Attention: Some Git clients (especially on OSX) treat .meta files as hidden and don’t include them with versioning, make sure to double check!

Serialization: Force Text

This option saves scene files in a text based format which can help with version control merges. More on that later.

With big projects it may makes sense to keep separate copies of the same project with different build targets, especially if they contain lots of assets. The reason for this is that converting between build targets (for example between PC formats and iOS) can take a lot of time with such projects.

Prefabs & Scenes

Here’s the main thing with Unity team projects: Changes to a Unity scene or prefab by various people at the same time are hardly mergeable. It is strongly advised that only one person of the team works on one scene/prefab at a time. There are even stories of a game studio having a table with plushies (stuffed animals) in the middle of their office and every plushie was assigned to one level/scene of their game. If somebody was to edit a level she had to take the plushie to her desk, if it wasn’t there that meant somebody else was editing that particular scene and thus nobody else was allowed to touch it.


A workflow for editing prefabs could be to edit them in another scene than the one they’re used in since changes to prefabs are applied globally across scenes. There actually exists an official tool to merge scenes and prefabs which is provided by Unity and called UnityYAMLMerge, the official documentation even shows how to use it with several different Git clients.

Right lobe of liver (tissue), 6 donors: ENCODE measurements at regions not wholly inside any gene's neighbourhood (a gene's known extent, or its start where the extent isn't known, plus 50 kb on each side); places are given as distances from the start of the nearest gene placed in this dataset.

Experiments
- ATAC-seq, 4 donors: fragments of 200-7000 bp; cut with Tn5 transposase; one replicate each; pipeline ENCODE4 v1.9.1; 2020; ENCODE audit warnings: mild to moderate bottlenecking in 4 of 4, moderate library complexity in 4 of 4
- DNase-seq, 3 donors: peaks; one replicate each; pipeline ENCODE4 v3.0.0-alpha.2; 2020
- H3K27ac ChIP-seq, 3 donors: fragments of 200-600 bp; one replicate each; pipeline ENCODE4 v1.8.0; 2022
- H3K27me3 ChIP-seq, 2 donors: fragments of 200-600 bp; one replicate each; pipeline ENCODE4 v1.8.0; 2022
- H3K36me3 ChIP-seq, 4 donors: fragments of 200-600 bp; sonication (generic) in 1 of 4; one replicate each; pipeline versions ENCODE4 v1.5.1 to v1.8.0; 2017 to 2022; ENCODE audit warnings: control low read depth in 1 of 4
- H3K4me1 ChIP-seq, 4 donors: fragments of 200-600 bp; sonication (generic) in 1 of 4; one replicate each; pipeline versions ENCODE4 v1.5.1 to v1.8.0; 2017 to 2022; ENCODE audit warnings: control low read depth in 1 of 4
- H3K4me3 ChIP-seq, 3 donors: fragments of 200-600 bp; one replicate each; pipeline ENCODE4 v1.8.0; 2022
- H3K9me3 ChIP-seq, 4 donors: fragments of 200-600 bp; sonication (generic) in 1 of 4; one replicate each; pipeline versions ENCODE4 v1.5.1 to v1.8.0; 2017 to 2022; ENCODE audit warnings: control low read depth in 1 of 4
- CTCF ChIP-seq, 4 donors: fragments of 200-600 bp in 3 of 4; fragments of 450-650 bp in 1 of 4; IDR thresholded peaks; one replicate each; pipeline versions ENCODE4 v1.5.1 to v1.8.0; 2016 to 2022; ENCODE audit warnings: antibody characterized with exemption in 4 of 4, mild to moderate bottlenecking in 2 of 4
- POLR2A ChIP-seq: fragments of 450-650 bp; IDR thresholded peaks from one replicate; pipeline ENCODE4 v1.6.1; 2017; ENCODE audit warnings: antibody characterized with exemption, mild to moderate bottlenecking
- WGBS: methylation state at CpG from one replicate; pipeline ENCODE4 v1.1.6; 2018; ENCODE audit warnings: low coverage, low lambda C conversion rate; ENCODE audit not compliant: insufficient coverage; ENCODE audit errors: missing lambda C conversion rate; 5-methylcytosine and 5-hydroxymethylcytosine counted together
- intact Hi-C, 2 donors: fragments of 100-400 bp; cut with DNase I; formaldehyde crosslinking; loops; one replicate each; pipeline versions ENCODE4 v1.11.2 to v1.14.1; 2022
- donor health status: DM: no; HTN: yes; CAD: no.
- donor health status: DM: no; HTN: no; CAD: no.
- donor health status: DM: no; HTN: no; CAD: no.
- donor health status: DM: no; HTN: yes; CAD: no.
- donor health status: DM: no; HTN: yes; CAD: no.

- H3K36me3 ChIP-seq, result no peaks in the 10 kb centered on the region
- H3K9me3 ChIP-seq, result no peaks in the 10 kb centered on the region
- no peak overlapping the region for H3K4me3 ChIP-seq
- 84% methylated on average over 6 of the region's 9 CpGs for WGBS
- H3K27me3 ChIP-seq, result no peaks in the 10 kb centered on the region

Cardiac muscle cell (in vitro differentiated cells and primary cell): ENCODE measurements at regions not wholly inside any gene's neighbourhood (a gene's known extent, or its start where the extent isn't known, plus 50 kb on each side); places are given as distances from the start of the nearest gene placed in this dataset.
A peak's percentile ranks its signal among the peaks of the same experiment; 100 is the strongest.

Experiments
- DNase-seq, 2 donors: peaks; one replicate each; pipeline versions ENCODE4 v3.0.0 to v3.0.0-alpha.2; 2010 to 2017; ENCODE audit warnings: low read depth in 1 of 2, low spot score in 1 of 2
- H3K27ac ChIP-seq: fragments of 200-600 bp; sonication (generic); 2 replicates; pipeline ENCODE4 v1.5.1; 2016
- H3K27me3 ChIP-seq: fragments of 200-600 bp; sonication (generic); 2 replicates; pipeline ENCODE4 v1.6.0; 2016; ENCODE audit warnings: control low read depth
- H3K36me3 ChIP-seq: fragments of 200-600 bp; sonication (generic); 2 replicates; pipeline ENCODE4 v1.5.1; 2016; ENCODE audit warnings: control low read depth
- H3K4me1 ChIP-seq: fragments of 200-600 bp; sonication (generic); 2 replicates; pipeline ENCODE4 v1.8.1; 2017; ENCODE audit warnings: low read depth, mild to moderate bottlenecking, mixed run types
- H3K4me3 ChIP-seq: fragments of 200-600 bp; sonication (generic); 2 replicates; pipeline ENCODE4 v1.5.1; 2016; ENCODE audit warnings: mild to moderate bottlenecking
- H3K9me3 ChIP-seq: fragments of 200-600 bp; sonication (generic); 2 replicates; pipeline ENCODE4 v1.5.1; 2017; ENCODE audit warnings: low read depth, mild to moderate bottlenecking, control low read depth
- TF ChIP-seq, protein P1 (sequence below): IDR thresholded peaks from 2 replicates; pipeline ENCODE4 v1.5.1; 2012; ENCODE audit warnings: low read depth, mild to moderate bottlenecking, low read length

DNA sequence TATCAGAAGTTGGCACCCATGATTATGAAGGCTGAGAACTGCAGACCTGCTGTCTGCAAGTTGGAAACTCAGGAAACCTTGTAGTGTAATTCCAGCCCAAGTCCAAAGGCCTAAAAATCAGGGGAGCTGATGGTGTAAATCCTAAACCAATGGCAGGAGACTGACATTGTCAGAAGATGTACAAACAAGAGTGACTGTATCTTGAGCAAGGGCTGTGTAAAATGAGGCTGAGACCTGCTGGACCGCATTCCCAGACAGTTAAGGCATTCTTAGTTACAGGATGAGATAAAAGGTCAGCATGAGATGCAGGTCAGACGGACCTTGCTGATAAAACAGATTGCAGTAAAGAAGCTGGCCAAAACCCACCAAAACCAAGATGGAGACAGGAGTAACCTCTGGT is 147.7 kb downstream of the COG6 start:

From our experience however it doesn’t work reliably and it’s definitely better to avoid merge conflicts in the first place. In case you have a merge conflict with prefabs or scenes, it definitely pays off to have “Force Text Serialization” (see above) enabled, since a simple “git diff” (or equivalent client command) can show you exactly how the two versions are different and it’s easier to manually correct the conflict. This wouldn’t be possible with binary serialization.

Assets and Binary Files

Most version control systems used not to work well with large binary assets such as 3d models or sound files. Fortunately this isn’t that much of a problem anymore with current Git versions. It is however worth to take a closer look at Git LFS, which stands for Git Large File Storage, and is designed specifically to work well with these large binary files by replacing said assets with text pointers inside Git and storing the file contents on a remote server.

Another topic which is outside the scope of this article, but worth mentioning, is splitting large projects into several projects. Since very large projects can lead to problems with automatic builds or lightmap baking they are split up into several smaller projects, for example code libraries and asset project(s). This was the topic of several talks as well as articles, which we recommend for further reading.


While working with large teams on Unity projects often isn’t very straightforward, it is definitely possible. This article should help anybody looking for a painless team collaboration on a Unity project, don’t feel afraid to give it a go!